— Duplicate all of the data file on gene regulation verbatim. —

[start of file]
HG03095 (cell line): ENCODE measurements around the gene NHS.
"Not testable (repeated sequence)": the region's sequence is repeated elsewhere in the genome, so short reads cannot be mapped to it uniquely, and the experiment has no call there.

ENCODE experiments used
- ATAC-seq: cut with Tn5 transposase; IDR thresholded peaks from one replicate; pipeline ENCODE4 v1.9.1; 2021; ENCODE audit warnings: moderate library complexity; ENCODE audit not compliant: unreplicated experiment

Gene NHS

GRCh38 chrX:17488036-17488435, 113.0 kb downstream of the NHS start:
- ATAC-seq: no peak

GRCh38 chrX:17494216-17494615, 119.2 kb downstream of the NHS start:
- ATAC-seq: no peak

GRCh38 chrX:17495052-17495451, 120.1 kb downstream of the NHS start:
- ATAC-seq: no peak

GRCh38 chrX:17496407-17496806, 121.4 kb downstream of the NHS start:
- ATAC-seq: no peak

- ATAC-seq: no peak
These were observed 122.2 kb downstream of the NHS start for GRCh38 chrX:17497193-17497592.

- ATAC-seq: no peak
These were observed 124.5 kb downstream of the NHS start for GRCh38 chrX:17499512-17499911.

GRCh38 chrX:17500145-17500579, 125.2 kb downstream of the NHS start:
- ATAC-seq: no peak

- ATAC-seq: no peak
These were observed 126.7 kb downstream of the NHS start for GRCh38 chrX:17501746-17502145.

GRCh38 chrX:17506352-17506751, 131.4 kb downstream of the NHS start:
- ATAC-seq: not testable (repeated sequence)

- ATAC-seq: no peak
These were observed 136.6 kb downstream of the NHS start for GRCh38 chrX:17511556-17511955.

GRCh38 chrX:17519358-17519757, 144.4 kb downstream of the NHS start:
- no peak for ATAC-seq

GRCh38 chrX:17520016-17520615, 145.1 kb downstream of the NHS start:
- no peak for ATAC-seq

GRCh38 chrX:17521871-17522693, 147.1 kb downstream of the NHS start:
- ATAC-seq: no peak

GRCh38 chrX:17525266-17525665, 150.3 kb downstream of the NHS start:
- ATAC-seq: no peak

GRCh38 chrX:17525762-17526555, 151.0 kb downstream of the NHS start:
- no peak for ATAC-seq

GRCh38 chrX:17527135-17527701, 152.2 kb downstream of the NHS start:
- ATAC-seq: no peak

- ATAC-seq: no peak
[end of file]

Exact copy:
HG03095 (cell line): ENCODE measurements around the gene NHS.
"Not testable (repeated sequence)": the region's sequence is repeated elsewhere in the genome, so short reads cannot be mapped to it uniquely, and the experiment has no call there.

ENCODE experiments used
- ATAC-seq: cut with Tn5 transposase; IDR thresholded peaks from one replicate; pipeline ENCODE4 v1.9.1; 2021; ENCODE audit warnings: moderate library complexity; ENCODE audit not compliant: unreplicated experiment

Gene NHS

GRCh38 chrX:17488036-17488435, 113.0 kb downstream of the NHS start:
- ATAC-seq: no peak

GRCh38 chrX:17494216-17494615, 119.2 kb downstream of the NHS start:
- ATAC-seq: no peak

GRCh38 chrX:17495052-17495451, 120.1 kb downstream of the NHS start:
- ATAC-seq: no peak

GRCh38 chrX:17496407-17496806, 121.4 kb downstream of the NHS start:
- ATAC-seq: no peak

- ATAC-seq: no peak
These were observed 122.2 kb downstream of the NHS start for GRCh38 chrX:17497193-17497592.

- ATAC-seq: no peak
These were observed 124.5 kb downstream of the NHS start for GRCh38 chrX:17499512-17499911.

GRCh38 chrX:17500145-17500579, 125.2 kb downstream of the NHS start:
- ATAC-seq: no peak

- ATAC-seq: no peak
These were observed 126.7 kb downstream of the NHS start for GRCh38 chrX:17501746-17502145.

GRCh38 chrX:17506352-17506751, 131.4 kb downstream of the NHS start:
- ATAC-seq: not testable (repeated sequence)

- ATAC-seq: no peak
These were observed 136.6 kb downstream of the NHS start for GRCh38 chrX:17511556-17511955.

GRCh38 chrX:17519358-17519757, 144.4 kb downstream of the NHS start:
- no peak for ATAC-seq

GRCh38 chrX:17520016-17520615, 145.1 kb downstream of the NHS start:
- no peak for ATAC-seq

GRCh38 chrX:17521871-17522693, 147.1 kb downstream of the NHS start:
- ATAC-seq: no peak

GRCh38 chrX:17525266-17525665, 150.3 kb downstream of the NHS start:
- ATAC-seq: no peak

GRCh38 chrX:17525762-17526555, 151.0 kb downstream of the NHS start:
- no peak for ATAC-seq

GRCh38 chrX:17527135-17527701, 152.2 kb downstream of the NHS start:
- ATAC-seq: no peak

- ATAC-seq: no peak